It was the last thing Kaiser Wilhelm II needed after a gay sex scandal had already embroiled not only the highest echelons of imperial Germany but also the sovereign himself. On Novermber 14, 1908, Dietrich Graf von Julsen-Haeseler, chief of the German Imperial Military Cabinet, dropped dead at a private party for the kaiser while performing a balleric pas seul, or solo dance -- in a tutu.
Homosexuality had long been an unmentionable subject in Germany, one that the press avoided assiduously--until 1906, that is, when a journalist by the name of Maximilian Harden launched a campaign to expose the sexual proclivities of the kaiser's inner circle. And much of his scoop was provided by none other than Otto von Bismarck, the "Iron Chancellor," who, like Harden, had vigorously opposed Wilhelm II's policies and was dismissed by the kaiser as a result. In a letter to his son, Bismarck wrote of the relationship the kaiser enjoyed with his devoted friend Philip Frederick Alexander, Prince of Eulenburg and Hertefeld--the details of which could "not be confided to paper."
Harden was wise enough to know that any compromising insinuations about the monarch's personal life with Eulenburg would be foolhardy, so he oped to discredit Wilhelm by disclosing instead the homosexual relationship between Eulenburg and the kaiser's adjunct, Count Kuno von Moltke-- or "Sweetie," as Harden referred to him--the military commander of Berlin. In so doing, historian Alexandria Richie wrote, Harden "broke on of the most sacred taboos in imperial Germany."
Kaiser Wilhelm sought to insulate himself from the emerging scandal by distancing himself from his loyal friend Eulenburg and dismissing Moltke. But neigher man was prepared to slink away with his reputation so thoroughly shredded. What resulted was a flurry of libel suits, filled with salacious details, that sent the press into an unprecedented feeding frenzy.
"German newspapers were full of the story," wrote historian James Steakley, "and it dominated their headlines for months; an anti-homosexual witch-hunt of unparalleled proportions was unleashed. Nealy every high government official and military officer was suspected or accused of homosexuality." A number committed suicide in the face of such shame; Wilhelm II suffered a nervous breakdown.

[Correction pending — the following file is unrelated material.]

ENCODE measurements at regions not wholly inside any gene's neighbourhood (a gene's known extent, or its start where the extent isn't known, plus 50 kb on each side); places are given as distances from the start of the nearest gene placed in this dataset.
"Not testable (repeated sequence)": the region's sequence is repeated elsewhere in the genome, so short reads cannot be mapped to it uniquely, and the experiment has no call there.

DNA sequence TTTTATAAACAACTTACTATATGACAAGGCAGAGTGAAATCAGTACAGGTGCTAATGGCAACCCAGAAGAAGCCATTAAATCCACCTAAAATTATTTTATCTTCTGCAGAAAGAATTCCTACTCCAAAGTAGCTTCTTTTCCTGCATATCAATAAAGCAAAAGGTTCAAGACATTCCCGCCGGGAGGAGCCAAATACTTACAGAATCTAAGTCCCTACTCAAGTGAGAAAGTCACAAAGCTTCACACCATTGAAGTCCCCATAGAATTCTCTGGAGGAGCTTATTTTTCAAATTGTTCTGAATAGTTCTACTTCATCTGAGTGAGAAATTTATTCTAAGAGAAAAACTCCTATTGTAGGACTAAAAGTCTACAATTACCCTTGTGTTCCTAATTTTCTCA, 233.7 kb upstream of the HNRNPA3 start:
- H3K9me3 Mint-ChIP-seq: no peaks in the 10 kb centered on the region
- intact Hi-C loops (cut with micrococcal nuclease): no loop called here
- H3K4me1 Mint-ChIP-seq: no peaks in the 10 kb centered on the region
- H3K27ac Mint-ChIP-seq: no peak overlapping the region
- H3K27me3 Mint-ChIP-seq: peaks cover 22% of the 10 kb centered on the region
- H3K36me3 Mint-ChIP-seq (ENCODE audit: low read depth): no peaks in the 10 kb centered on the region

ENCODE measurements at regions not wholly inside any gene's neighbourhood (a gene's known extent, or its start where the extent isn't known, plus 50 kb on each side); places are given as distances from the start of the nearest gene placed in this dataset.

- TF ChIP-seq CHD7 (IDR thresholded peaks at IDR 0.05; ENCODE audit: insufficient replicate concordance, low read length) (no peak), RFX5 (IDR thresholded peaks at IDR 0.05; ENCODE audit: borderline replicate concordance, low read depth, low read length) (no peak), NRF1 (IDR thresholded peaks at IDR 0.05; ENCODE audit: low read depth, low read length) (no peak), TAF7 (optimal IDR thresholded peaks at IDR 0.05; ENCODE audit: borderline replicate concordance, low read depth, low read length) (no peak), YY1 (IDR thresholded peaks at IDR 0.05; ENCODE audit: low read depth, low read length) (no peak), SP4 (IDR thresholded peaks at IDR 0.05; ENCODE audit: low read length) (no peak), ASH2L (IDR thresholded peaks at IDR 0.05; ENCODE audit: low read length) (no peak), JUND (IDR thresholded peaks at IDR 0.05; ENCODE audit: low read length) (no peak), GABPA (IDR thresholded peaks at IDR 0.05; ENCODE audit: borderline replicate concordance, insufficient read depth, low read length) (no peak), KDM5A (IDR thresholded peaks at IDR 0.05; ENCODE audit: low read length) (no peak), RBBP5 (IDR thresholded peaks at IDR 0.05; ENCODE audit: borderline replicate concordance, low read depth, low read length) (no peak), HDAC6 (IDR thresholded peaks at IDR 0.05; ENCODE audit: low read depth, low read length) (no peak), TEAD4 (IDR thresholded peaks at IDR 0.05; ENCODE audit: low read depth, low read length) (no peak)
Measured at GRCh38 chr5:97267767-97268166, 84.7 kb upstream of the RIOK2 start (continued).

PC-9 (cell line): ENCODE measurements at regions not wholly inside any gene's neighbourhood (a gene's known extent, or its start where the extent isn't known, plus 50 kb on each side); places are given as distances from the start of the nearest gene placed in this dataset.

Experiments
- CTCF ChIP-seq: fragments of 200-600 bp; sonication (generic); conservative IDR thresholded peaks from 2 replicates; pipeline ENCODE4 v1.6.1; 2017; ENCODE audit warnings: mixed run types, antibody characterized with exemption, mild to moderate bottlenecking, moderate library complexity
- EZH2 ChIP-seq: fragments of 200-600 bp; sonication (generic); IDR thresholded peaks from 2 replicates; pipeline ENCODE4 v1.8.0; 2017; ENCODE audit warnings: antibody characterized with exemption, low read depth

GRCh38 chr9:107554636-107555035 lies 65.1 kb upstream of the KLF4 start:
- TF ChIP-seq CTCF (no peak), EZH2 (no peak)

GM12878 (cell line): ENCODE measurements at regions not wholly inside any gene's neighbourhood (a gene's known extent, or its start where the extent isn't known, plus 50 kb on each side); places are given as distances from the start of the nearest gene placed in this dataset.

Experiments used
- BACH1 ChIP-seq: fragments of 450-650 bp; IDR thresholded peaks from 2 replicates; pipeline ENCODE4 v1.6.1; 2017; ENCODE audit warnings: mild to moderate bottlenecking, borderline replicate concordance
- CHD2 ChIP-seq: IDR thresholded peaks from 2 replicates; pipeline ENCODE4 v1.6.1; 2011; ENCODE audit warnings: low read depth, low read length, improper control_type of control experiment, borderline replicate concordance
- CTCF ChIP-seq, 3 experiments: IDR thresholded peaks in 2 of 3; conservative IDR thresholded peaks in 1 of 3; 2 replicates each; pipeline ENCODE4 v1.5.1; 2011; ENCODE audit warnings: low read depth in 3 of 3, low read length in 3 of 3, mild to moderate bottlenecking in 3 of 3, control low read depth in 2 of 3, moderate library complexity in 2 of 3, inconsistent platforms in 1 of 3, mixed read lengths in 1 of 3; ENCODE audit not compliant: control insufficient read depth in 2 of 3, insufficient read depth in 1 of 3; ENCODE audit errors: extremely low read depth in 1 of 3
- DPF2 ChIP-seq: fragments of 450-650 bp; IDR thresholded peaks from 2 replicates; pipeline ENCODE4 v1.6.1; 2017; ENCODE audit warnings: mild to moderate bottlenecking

"It has been a very difficult year which has caused me an infinite amount of worry," the kaiser wrote in December 1907. "A trusted group fo friends was suddenly broken up through ... insolence, slander and lying. To see the names of one's friends dragged through the gutters of Europe without being able or entitled to help is terrible."
The, just as the scandal seemed to be simmering down, Dietrich Graf von Hulsen-Haeseler performed his fatal piouette. Worse, rigor mortis set in before he could easily be extricated from his tutu.
On this day in 1940, 500 German bombers pound the English city of Coventry. The raids killed over 1,000 civilians and destroyed most of the medieval cathedral. This raid followed Adolf Hitler's public promise that an attack on the capital of the Nazi movement would not go unpunished. Historians surmise that Prime Minister Winston Churchill had advance knowledge of the raids and chose not to inform city officials. This seemingly barbaric decision was an act of tactical genius. Had Churchill informed officials, partial evacuation of the city would have been ordered. German pilots would have noticed and reported back to Hitler. This would surely have revealed Ultra, Great Britains' top-secret system for decoding German communications.
On this day in 1945, Tony Hulman buys the dilapidated, disused Indianapolis Motor Speedway from Edward Rickenbacher. Renovations allowed the post-war resumption of the famous 500-mile races.
In ancient times, the Feast of the Musicians, a Druidic festival dedicated to barbs and musicians, took place on this date. It's celebrated today by some neo-pagans with offerings to the Celtic gods of music. It is customary to gather around a bonfire for an evening of songs and storytelling, ending with everyone tossing a wish into the flames.